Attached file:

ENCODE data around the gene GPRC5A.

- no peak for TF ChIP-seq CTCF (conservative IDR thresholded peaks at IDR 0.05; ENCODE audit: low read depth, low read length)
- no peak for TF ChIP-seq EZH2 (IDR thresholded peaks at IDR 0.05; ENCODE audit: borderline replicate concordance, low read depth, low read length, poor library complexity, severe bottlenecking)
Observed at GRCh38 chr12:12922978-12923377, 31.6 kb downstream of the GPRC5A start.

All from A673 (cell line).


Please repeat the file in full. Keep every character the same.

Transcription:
ENCODE data around the gene GPRC5A.

- no peak for TF ChIP-seq CTCF (conservative IDR thresholded peaks at IDR 0.05; ENCODE audit: low read depth, low read length)
- no peak for TF ChIP-seq EZH2 (IDR thresholded peaks at IDR 0.05; ENCODE audit: borderline replicate concordance, low read depth, low read length, poor library complexity, severe bottlenecking)
Observed at GRCh38 chr12:12922978-12923377, 31.6 kb downstream of the GPRC5A start.

All from A673 (cell line).